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Hepatoprotective Activity of Camellia Sinensis and Its Possible Mechanism of Action

Author(s): Singaravel Sengottuvelu | Srinivasan Duraisami | Jothivel Nandhakumar | Rasilingam Duraisami | Mani Vasudevan

Journal: Iranian Journal of Pharmacology and Therapeutics
ISSN 1735-2657

Volume: 7;
Issue: 1;
Start page: 9;
Date: 2008;
Original page

Keywords: Camellia sinensis | Antioxidant | Carbon tetrachloride | Hepatoprotective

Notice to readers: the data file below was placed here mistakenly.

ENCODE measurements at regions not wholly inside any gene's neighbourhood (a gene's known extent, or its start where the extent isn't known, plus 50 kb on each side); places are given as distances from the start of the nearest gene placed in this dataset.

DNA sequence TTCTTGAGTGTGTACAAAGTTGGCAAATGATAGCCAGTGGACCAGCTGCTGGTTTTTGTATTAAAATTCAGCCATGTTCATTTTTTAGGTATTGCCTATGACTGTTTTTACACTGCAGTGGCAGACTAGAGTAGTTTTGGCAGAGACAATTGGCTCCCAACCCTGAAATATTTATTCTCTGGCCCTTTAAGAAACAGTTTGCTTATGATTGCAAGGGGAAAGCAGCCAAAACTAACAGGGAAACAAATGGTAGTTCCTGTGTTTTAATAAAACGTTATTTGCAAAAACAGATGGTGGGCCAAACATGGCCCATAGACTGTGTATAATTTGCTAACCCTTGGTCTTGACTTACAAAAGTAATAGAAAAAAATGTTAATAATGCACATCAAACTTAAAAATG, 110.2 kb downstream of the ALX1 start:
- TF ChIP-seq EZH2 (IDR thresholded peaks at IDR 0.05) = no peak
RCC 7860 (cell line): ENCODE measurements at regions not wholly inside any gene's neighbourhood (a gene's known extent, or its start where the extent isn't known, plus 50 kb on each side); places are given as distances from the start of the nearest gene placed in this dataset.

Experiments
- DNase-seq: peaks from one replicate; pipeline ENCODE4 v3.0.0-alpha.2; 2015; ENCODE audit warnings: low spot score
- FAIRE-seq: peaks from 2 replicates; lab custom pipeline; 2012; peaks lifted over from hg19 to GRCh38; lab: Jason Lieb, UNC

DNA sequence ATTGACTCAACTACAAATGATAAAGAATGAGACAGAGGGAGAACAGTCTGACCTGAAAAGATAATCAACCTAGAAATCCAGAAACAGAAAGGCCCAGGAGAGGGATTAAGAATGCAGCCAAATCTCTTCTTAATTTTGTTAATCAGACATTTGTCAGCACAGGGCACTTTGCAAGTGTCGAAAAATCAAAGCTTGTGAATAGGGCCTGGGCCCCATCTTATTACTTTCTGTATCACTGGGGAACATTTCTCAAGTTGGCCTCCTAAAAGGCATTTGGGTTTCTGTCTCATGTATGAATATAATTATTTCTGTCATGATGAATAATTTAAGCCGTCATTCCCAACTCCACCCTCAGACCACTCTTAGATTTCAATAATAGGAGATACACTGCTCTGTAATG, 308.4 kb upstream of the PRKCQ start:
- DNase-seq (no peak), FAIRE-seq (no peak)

The present study appraised the hepatoprotective activity of aqueous extract of Camellia sinensis leaves and its possible mechanism of action against carbon-tetrachloride-induced liver damage. Liver damage was induced by intraperitoneal administration of equal mixture of carbon tetrachloride and olive oil (50 % v/v, 0.5 ml/kg ) in male Wistar rats (150-220g) once daily for 7 days and the extent of damage was studied by assessing biochemical parameters such as alanine amino transferase (ALT), aspartate amino transferase (AST), alkaline phosphatase (ALP), total protein and albumin in serum and concentrations of lipid peroxides (LPO), glutathione (GSH), catalase (CAT) and superoxide dismutase (SOD) in liver. The aqueous extract of Camellia sinensis (100 mg and 200 mg/Kg) were administered orally to the animals with hepatotoxicity induced by carbon tetrachloride and its effects on biochemical parameters were compared with Vitamin E (100 mg/Kg) treated animals. Histopathological studies of the experimental animal were also done. Camellia sinensis 100 and 200mg/kg results in significant reduction in serum hepatic enzymes and liver lipid peroxide which were increased by carbon tetrachloride. There was significant increase in serum total protein, albumin and liver GSH, SOD and CAT when compared to those in rats treated by carbon tetrachloride. The antioxidant activity of Camellia sinensis (100 and 200mg/Kg) were comparable with the effects of Vitamin E (100mg/Kg). Histopathological changes (congestion of central vein, centrilobular necrosis and sinusoidal congestion) induced by carbon tetrachloride were prevented to a moderate extent in Camellia-sinensis-treated rats. Taking together, Camellia sinensis protectes the liver from carbon-tetrachloride-induced damage. Probable mechanism of its action may be due to its anti-oxidant property.
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